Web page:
DMIA, established in 2003 when it was renamed from Clark International Airport, registered only 44 flights back then. Now there are more than 2,000 passenger and cargo flights that come in and out of DMIA weekly.

“This airport has so much not only promise but actual viability, as we have proven since its utilization as a civilian commercial aviation complex in only a few recent years,” said Victor Jose Luciano, president and chief executive officer of Clark International Airport Corp. (CIAC).

CIAC is the implementing arm of the Bases Conversion Development Authority, which oversees airport-development program for DMIA.

Passenger arrivals

With the creation of flights came a surge in the number of domestic and international passengers in Clark.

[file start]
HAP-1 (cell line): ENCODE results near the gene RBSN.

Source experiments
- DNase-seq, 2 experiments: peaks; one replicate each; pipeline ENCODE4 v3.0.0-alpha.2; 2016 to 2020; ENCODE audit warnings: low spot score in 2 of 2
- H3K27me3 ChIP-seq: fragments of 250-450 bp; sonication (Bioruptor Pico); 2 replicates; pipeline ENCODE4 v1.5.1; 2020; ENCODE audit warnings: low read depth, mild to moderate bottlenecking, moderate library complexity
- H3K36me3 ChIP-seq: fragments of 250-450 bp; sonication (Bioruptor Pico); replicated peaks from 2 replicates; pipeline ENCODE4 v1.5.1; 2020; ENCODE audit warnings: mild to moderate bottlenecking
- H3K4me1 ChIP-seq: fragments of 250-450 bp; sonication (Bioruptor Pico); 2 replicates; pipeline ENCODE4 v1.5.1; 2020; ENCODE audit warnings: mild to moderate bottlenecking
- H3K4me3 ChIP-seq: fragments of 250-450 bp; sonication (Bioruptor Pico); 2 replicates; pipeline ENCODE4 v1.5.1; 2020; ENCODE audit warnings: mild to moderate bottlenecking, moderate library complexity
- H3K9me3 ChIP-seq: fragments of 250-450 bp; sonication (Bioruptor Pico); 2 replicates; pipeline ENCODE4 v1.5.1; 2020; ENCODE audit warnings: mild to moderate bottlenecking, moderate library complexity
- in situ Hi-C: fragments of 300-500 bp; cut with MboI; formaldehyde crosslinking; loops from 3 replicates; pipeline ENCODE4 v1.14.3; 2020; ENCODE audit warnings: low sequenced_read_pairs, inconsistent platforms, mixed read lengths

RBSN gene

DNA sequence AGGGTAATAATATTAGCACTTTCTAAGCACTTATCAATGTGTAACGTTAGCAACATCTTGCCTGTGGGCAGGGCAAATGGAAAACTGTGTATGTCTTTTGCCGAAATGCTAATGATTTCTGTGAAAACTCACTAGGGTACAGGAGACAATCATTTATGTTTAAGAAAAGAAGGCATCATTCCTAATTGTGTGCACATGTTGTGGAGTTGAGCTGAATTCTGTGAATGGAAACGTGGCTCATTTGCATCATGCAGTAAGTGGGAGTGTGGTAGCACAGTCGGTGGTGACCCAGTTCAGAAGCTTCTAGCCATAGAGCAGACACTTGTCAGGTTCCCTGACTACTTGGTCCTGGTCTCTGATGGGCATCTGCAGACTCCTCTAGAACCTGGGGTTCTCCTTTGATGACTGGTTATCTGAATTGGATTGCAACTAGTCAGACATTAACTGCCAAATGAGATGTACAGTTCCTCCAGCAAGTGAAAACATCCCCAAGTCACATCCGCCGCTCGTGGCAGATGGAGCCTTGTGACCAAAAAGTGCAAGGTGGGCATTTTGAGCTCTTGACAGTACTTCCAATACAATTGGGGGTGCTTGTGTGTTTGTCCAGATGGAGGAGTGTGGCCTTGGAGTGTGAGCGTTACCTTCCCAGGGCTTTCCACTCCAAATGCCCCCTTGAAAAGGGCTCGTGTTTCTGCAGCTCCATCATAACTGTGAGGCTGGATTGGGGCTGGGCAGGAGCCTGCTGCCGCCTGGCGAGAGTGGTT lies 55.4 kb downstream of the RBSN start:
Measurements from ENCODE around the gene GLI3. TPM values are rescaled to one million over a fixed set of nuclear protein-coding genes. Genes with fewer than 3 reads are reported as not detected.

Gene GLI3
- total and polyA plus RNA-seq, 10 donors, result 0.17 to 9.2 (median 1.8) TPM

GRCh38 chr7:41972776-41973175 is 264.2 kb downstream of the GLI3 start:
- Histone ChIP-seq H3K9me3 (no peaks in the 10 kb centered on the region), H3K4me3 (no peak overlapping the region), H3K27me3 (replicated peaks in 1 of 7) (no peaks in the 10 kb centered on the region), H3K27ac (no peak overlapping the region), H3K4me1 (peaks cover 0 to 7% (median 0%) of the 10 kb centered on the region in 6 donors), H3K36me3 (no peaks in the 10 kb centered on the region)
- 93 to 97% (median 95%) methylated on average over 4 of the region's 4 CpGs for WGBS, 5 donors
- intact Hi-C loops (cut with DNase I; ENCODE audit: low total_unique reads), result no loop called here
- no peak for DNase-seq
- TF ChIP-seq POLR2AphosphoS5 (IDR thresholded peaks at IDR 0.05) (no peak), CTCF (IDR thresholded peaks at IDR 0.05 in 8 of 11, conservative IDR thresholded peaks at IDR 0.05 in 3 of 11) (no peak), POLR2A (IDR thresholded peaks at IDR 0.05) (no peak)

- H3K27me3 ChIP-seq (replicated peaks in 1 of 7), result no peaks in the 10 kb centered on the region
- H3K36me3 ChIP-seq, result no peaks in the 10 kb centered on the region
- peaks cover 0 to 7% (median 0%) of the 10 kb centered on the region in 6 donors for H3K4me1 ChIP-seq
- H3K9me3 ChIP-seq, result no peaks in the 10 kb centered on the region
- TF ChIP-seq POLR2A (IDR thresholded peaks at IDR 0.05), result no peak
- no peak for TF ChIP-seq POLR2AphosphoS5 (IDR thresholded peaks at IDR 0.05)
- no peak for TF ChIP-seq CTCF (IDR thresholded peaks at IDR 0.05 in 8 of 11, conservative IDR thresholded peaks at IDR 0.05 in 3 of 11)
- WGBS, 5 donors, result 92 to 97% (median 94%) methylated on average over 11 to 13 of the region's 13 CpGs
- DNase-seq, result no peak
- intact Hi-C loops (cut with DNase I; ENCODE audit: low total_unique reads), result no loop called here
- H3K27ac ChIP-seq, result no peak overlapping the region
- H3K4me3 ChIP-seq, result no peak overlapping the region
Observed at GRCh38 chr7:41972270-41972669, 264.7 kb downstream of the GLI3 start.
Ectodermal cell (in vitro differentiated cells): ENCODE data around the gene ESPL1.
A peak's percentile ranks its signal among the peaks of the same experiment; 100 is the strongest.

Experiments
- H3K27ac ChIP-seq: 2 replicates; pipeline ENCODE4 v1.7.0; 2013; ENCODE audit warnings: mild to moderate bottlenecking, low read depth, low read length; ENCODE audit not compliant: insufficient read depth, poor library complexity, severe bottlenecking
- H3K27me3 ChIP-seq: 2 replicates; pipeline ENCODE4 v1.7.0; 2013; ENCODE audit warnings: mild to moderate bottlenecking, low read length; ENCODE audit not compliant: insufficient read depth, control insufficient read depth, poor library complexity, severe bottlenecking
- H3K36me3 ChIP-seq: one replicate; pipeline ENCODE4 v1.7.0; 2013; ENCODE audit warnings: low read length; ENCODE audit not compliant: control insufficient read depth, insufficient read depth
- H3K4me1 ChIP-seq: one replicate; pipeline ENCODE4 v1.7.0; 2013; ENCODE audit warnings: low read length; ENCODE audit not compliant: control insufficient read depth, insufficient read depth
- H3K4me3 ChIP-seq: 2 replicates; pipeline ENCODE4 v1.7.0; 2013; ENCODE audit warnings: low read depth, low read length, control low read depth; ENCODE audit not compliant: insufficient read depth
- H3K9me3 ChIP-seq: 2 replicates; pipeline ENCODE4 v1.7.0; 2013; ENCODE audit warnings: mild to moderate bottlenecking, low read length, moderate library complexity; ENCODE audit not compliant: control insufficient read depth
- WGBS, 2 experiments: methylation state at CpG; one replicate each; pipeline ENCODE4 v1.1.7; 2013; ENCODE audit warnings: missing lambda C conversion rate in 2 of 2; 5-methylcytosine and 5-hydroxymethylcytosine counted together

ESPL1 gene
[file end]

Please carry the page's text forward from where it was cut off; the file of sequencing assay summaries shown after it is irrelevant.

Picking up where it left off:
Luciano said on record is a noticeable steep increase in the number of passengers serviced at DMIA. As a former airline executive, he is widely credited in Pampanga with persuading officials of various local and regional airlines to mount flights in and out of Clark.

From a measly 7,880 passengers in 2003, when the former Clark International Airport was renamed DMIA, the figure rose to 490,748 after five years, or a dramatic 6,227-percent increase.

In DMIA, there are daily flights to and from Seoul by Asiana Airlines, Singapore by Tiger Airways, Kuala Lumpur and Kota Kinabalu by Air Asia. On the other hand, Cebu Pacific—a Philippine flag carrier—has six flights per week to Hong Kong, four flights each to Macau and Singapore, and two flights to Bangkok, Thailand.

While there was a noted decrease in visitor arrivals in January and February this year, DMIA still posted a 22-percent increase in the international passenger volume from January to June 2009 compared with the same period of last year.

“DMIA is the only Philippine airport that posted positive growth rate this year in terms of international passenger movement,” Luciano said.